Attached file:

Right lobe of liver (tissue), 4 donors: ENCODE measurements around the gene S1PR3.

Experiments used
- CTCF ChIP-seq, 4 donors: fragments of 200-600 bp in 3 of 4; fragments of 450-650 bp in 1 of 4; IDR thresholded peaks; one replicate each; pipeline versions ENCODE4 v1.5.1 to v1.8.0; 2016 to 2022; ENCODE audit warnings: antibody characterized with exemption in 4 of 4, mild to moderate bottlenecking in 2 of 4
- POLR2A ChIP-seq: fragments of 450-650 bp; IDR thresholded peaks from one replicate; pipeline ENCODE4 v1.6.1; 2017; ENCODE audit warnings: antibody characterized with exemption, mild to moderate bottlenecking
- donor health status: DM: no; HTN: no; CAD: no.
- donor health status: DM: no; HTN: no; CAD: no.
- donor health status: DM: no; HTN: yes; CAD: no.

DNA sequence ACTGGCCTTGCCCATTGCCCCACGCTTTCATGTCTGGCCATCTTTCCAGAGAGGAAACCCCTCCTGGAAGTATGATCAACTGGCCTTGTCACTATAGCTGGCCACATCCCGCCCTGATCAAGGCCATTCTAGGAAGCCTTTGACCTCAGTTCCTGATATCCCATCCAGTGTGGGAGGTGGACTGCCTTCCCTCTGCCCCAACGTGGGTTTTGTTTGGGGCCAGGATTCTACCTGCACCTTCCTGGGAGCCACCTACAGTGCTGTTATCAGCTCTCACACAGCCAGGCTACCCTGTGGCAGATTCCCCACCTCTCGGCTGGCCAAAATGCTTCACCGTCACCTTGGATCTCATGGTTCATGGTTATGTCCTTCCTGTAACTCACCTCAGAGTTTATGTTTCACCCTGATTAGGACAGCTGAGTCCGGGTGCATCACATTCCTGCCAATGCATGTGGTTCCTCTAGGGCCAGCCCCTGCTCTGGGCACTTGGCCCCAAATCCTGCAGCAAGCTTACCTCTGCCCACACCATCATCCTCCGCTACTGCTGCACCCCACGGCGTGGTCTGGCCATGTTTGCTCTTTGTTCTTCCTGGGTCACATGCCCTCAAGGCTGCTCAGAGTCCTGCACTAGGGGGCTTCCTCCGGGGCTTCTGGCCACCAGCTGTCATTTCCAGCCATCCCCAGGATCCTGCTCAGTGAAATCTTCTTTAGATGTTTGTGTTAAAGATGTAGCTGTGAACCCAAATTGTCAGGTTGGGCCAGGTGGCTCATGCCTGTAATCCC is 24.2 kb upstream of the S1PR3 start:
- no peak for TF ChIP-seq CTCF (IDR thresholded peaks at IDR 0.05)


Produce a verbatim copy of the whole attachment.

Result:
Right lobe of liver (tissue), 4 donors: ENCODE measurements around the gene S1PR3.

Experiments used
- CTCF ChIP-seq, 4 donors: fragments of 200-600 bp in 3 of 4; fragments of 450-650 bp in 1 of 4; IDR thresholded peaks; one replicate each; pipeline versions ENCODE4 v1.5.1 to v1.8.0; 2016 to 2022; ENCODE audit warnings: antibody characterized with exemption in 4 of 4, mild to moderate bottlenecking in 2 of 4
- POLR2A ChIP-seq: fragments of 450-650 bp; IDR thresholded peaks from one replicate; pipeline ENCODE4 v1.6.1; 2017; ENCODE audit warnings: antibody characterized with exemption, mild to moderate bottlenecking
- donor health status: DM: no; HTN: no; CAD: no.
- donor health status: DM: no; HTN: no; CAD: no.
- donor health status: DM: no; HTN: yes; CAD: no.

DNA sequence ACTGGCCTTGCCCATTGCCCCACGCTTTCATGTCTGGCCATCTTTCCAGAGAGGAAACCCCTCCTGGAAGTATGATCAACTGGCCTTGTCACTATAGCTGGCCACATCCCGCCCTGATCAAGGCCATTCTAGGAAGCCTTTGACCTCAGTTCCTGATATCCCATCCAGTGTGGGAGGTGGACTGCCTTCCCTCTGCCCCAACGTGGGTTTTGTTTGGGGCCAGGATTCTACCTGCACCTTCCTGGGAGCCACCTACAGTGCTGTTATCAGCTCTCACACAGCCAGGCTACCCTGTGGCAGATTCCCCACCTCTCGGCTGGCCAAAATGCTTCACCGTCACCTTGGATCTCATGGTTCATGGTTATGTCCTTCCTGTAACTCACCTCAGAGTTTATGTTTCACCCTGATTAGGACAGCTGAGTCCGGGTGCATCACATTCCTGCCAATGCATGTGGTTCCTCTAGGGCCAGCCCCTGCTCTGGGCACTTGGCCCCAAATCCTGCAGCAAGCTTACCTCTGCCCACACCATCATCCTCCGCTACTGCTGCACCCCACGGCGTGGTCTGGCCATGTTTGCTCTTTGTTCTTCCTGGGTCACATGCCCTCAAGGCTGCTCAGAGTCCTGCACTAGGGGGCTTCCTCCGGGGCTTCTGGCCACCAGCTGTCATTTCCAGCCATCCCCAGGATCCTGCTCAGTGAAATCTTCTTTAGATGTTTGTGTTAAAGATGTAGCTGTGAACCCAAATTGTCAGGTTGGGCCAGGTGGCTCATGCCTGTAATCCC is 24.2 kb upstream of the S1PR3 start:
- no peak for TF ChIP-seq CTCF (IDR thresholded peaks at IDR 0.05)